There was a time when I hauled around a studio lighting set to every wedding that I shot. The set was power-pack based and weighed in at close to forty pounds. I had stands, umbrellas, softboxes, grids, snoots and reflectors – just about anything you could want for on location shooting. What I lacked was a pack mule to haul it all around for me.
Then several years ago a friend turned me on to the Nikon CLS flash system. I had already seen pictures that she had taken at the last wedding she shot and the images were nice and bright so I was predisposed to like the system. Then she showed me the small bag her lighting gear fit into. That’s all it took to make me a wannabe convert.
The Nikon Creative Lighting System (CLS) consists of Nikon Speedlights and whatever stands and light management tools you care to take with you. The rig I use for demos has three SB-900 Speedlights, stands, and three umbrellas. With this comparatively lightweight setup I’m ready to shoot group shots as large as six or seven people.
Before we delve too deeply into the overview we need to be aware the the CLS feature is not available with every Nikon flash and camera. CLS features are only possible with Nikon branded equipment.
Nikon’s CLS system provides communication between the Commander unit (master) and one or more groups of remote (slave) flashes. The system is in two parts: The Commander unit which can be an SB Speedlight, the built-in flash of select cameras, or Nikon’s SU-800 non-flash command unit. The remote Nikon Speedlights are the other part of the system.
To date, these Nikon cameras offer Commander Mode with their built-in pop-up flashes: D700, D300 series, D200, D90, D80, D70s, and D7000. Nikon Speedlights that support CLS are: SB-800, SB-900, SB-700, SB-600, and the SB-R200.
To use CLS with a camera lacking a compatible pop-up flash (or no pop-up flash at all) we use the SU-800 Commander unit or SB-900 Speedlight. The older SB-800 Speedlight has a Commander Mode as well but this model has been discontinued for a while.
After assembling a CLS compatible kit it’s time to get familiar with the concept of remote, wireless TTL flash. The technical part about how it all works we are going to leave alone, right now we are interested in using it not taking it apart to see what makes it tick.
The key to using any system is working within its limitations. In the case of Nikon’s CLS flash all units, Commander and all remotes, must be in line of sight. We can’t stick a flash out of sight and around a corner and expect our Commander to control it.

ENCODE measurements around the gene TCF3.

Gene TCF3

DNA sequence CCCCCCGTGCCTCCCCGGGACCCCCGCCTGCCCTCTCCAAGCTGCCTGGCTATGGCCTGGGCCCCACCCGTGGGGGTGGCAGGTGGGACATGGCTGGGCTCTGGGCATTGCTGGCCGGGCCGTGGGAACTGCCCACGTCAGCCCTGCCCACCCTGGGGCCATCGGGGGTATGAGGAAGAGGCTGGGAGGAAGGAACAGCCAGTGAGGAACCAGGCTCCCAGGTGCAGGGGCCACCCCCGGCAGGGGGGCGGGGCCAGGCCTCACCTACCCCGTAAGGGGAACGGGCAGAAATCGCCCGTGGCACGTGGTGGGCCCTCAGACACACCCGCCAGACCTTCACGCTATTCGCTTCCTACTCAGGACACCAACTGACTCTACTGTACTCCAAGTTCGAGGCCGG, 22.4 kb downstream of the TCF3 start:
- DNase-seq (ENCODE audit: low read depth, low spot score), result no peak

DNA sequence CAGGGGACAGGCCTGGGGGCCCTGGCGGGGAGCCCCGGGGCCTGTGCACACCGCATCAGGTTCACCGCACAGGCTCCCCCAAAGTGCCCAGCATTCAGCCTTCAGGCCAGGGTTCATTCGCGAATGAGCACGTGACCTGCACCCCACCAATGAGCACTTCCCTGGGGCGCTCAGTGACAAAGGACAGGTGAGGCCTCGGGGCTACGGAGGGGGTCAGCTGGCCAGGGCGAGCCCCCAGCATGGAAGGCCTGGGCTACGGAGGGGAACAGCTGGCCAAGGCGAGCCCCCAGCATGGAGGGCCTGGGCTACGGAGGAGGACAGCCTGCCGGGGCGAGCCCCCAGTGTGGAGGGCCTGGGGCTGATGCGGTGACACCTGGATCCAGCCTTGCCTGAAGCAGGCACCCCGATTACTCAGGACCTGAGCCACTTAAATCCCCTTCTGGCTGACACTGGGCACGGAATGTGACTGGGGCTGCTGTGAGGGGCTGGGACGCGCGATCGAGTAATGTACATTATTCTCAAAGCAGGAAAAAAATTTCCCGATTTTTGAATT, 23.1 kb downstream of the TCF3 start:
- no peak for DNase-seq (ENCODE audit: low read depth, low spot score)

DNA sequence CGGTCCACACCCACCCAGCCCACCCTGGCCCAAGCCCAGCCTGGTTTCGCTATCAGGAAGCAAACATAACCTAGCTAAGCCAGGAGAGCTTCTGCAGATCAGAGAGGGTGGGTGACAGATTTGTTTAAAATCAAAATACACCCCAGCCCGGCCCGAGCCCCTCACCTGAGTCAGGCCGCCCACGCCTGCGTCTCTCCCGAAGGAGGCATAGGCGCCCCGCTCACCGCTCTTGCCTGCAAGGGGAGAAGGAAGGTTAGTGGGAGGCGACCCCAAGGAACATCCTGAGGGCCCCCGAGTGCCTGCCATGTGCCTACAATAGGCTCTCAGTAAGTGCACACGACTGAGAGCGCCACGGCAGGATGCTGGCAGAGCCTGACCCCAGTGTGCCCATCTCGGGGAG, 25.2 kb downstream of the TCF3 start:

As we setup our Speedlights on location we turn them on, select a receiving channel and assign them to a Group. We can have up to three groups of flashes (four with the correct flashes and commander) and each Group can have an unlimited number of flashes in it.
This is the fun part. Once our remote flashes are set inj place and assigned to a Group we can control their behavior from the camera or camera mounted flash Commander mode. For example we can have all of the Speedlights in Group A dialed in as the main light, they will provide enough light as determined by the camera’s meter. Group B we can choose to use as fill flash and we can set all Group B Speedlights to be 2/3 stop less than the metered exposure. Finally for Group C we want to use them for hair lighting so we set this group to be just over one stop more than the camera’s metered exposure.
All of these settings are made from the camera position on the Commander unit. There is no running back and forth to each remote Speedlight. We are all set so we take the shot. Uh oh, our fill light was too strong so using the Commander we dial Group B down another half stop. That simple, auto-exposure TTL flash control cannot be accomplished with a studio lighting set.
What has just been described is a basic three-light CLS operation, but there is so much more to it. Groups can be set to entirely different flash modes. For example Group A can be TTL while Group B is set for Manual. In short, Nikon’s CLS can create an unlimited number of flash configurations and exposure patterns.
For even more flexibility CLS offers several channels for operation too. At another wedding I attended there was a three-photographer team shooting the reception. One photographer was setup to shoot formals, another roamed for party pictures while the third was shooting portraits of the guests. All three photographers were shooting in the same room and since each shooting venue could be assigned a channel there were no instances of one Commander unit setting off the other guy’s flashes.
By the way, we haven’t even mentioned that since Nikon’s CLS is based on battery operated Speedlights the whole system can be used outdoors, miles from the nearest AC outlet.
In conclusion: Nikon’s CLS flash has a lot to offer in convenience, portability and exposure control. The CLS capable Speedlights and cameras can be arranged to suit almost any need. While CLS provides unprecedented control over flash it does come with a significant price tag. The Nikon SB-900 Speedlight costs just a little more than a comparably powered Bowens moonlight. However the Bowens light has no TTL exposure capabilities. The upside is that a CLS Speedlight system can be acquired one flash at a time.